Problem #3 with beef – Cattle produces a huge amount of methane

As mentioned above, methane is an extreme greenhouse gas that is 25X more potent that carbon dioxide at warming the planet. Unfortunately, cattle produce large amounts of methane through farting and burping because they are ruminants. Cow manure can also produce methane as it decomposes.

Because there are a billion+ cattle on our planet, and because these cattle fart and burp a lot, the amount of methane that cattle produce adds up. Cattle-produced methane as greenhouse gas is roughly equivalent to all of the carbon dioxide produced by the world’s transportation sector. Therefore, if we banned beef and eliminated all the cattle on the planet, it would be approximately the same effect as completely electricfying all of the cars, trucks, boats, trains and planes on the planet. And while electrifying everything would realistically take a couple of decades, we could eliminate all of the cattle on Earth in a couple of years.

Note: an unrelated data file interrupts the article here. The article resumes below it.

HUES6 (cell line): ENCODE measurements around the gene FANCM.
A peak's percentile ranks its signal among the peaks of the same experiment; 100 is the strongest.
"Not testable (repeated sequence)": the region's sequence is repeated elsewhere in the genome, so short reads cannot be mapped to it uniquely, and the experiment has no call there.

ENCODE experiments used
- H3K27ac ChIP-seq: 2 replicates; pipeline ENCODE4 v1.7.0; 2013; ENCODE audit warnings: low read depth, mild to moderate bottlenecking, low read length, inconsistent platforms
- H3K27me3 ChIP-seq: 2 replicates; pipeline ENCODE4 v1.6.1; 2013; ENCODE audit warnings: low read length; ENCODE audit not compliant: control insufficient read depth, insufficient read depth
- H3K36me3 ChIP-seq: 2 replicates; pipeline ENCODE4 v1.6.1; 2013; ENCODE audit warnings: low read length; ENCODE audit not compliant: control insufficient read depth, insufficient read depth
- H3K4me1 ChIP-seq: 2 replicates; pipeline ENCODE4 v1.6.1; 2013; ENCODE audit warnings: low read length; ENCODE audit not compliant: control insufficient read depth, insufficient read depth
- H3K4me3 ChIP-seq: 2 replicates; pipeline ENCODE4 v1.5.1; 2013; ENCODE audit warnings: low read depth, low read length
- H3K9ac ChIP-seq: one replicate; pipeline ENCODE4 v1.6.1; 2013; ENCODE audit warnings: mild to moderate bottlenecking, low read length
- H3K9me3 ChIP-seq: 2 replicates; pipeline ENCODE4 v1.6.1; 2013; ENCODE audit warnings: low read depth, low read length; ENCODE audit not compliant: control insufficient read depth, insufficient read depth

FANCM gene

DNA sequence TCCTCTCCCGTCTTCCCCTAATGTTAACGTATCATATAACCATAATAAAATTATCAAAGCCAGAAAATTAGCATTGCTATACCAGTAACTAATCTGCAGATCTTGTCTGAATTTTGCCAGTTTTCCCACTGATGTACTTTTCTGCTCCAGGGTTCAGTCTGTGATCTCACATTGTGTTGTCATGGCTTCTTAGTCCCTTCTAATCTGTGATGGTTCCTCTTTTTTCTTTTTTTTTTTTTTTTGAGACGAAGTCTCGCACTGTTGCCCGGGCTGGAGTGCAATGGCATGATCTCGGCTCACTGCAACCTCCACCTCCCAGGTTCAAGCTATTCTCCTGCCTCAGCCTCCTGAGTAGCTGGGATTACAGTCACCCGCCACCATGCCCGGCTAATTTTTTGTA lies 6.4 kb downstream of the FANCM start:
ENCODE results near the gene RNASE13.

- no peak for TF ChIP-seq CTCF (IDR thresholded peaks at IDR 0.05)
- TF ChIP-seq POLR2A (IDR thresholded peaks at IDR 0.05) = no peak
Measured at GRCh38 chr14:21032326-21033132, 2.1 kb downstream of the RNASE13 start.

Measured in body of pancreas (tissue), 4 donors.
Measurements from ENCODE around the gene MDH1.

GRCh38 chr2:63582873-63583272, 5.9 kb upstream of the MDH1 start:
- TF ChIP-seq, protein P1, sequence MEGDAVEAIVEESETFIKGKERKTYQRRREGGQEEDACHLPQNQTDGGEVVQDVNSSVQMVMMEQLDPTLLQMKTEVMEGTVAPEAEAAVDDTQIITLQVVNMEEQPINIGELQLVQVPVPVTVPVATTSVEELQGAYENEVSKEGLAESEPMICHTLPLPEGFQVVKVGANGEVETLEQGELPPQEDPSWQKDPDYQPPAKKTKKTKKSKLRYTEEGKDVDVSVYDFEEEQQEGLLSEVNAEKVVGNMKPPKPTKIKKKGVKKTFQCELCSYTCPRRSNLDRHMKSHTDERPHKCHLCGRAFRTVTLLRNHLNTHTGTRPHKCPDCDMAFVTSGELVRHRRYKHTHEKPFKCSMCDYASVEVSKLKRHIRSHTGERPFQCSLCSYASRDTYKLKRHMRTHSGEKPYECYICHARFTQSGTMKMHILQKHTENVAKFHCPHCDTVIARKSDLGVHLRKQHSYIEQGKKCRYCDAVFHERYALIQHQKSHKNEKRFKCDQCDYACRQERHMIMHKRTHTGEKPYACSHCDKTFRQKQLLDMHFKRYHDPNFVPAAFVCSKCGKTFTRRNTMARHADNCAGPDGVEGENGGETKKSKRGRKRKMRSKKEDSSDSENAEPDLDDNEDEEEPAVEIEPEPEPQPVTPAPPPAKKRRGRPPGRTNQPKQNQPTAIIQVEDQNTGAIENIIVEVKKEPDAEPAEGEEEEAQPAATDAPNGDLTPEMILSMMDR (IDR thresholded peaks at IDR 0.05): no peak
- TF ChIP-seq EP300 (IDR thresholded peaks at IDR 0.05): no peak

What would a global beef ban look like?

Could we get the world to ban beef? Of course we could.

The world banned whaling – See the International Whaling Commission.

The world banned chlorofluorocarbons before CFCs destroyed the ozone layer – See the Montreal Protocol.

Banning beef worldwide in order to cut humanity’s greenhouse gas emissions significantly should be easy to do because it would be such a huge win.